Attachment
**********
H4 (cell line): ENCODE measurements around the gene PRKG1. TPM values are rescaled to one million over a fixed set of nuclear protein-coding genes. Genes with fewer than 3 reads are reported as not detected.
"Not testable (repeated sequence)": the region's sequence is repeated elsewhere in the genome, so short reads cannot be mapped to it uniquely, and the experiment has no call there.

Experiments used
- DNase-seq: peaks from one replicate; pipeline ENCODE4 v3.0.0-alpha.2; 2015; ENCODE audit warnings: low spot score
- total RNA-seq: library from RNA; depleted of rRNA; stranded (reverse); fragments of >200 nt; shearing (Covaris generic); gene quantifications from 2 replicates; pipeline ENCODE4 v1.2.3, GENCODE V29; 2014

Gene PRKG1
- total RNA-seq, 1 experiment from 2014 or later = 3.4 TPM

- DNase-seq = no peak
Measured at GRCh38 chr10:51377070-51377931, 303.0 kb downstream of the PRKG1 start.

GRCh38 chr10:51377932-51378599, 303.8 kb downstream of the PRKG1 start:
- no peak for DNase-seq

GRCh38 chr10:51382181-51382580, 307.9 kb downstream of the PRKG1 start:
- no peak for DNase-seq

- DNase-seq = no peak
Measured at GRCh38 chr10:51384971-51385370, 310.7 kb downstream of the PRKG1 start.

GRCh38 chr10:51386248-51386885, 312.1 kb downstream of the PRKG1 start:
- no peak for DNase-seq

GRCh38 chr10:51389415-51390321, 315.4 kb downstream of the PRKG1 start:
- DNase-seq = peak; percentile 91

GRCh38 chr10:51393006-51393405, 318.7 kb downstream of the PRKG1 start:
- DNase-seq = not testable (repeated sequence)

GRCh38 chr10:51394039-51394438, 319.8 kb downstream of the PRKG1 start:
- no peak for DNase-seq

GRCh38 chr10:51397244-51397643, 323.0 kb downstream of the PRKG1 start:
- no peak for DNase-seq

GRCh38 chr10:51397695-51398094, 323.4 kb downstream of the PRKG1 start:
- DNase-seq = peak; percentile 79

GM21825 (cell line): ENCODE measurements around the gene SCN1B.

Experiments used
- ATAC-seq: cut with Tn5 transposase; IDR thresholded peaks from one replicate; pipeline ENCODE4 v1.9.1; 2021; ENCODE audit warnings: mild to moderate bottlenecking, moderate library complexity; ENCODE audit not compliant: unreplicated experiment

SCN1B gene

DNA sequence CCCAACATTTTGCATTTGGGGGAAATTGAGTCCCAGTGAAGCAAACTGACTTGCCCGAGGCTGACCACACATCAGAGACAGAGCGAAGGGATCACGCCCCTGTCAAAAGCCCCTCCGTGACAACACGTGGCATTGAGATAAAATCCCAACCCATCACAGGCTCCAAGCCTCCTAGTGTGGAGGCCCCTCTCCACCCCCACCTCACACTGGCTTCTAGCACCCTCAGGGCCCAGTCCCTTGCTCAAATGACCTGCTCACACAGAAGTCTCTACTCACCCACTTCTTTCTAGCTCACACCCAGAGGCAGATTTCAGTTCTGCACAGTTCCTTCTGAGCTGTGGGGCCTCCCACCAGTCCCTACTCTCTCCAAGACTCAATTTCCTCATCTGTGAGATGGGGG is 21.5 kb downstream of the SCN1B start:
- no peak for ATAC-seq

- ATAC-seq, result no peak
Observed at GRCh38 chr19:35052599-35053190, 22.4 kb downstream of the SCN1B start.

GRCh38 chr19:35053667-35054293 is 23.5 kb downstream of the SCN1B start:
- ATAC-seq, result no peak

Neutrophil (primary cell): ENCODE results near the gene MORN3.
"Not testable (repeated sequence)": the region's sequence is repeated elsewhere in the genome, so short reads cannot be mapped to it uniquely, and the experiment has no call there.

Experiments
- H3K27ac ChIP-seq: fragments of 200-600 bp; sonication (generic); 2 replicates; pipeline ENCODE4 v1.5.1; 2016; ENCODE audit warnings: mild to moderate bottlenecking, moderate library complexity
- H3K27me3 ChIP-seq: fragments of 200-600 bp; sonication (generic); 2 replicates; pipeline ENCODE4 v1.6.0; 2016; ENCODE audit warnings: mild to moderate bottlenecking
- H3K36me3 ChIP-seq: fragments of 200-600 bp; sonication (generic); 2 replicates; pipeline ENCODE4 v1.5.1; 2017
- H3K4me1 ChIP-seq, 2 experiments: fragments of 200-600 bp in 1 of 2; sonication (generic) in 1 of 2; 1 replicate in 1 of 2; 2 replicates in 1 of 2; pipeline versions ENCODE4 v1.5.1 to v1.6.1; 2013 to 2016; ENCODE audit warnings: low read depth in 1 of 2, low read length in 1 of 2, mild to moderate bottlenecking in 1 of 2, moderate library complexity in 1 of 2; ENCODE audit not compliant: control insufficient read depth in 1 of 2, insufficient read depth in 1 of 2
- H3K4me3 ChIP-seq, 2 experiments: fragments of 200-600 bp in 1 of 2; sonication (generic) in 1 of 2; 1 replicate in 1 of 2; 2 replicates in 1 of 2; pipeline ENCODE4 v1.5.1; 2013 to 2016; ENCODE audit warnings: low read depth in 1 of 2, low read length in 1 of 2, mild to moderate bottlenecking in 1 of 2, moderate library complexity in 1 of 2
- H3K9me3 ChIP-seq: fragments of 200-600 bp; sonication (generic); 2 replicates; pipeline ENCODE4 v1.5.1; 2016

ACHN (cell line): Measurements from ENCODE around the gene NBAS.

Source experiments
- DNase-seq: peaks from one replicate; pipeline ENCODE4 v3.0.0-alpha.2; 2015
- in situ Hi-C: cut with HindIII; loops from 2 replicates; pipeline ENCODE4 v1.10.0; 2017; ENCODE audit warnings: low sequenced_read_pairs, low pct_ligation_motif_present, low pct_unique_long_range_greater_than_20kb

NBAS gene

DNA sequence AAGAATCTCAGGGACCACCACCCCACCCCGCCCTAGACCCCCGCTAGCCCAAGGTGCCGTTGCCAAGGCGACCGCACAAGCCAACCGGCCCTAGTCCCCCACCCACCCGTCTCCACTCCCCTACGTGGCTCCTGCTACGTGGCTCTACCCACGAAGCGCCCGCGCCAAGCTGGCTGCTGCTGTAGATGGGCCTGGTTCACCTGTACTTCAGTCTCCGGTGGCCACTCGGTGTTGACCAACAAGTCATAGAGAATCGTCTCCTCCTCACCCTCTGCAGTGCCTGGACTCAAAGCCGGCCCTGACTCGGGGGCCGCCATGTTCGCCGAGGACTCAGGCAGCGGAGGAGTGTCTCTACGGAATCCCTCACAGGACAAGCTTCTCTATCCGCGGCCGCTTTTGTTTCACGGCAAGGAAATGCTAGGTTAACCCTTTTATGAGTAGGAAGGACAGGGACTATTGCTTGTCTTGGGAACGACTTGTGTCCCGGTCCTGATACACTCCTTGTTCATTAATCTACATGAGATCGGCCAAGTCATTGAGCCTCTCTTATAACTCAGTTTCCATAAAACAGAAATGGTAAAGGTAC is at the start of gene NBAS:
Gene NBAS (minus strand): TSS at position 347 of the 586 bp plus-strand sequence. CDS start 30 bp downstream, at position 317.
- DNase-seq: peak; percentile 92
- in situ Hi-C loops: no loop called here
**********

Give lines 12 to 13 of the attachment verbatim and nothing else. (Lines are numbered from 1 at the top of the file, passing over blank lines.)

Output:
GRCh38 chr10:51382181-51382580, 307.9 kb downstream of the PRKG1 start:
- no peak for DNase-seq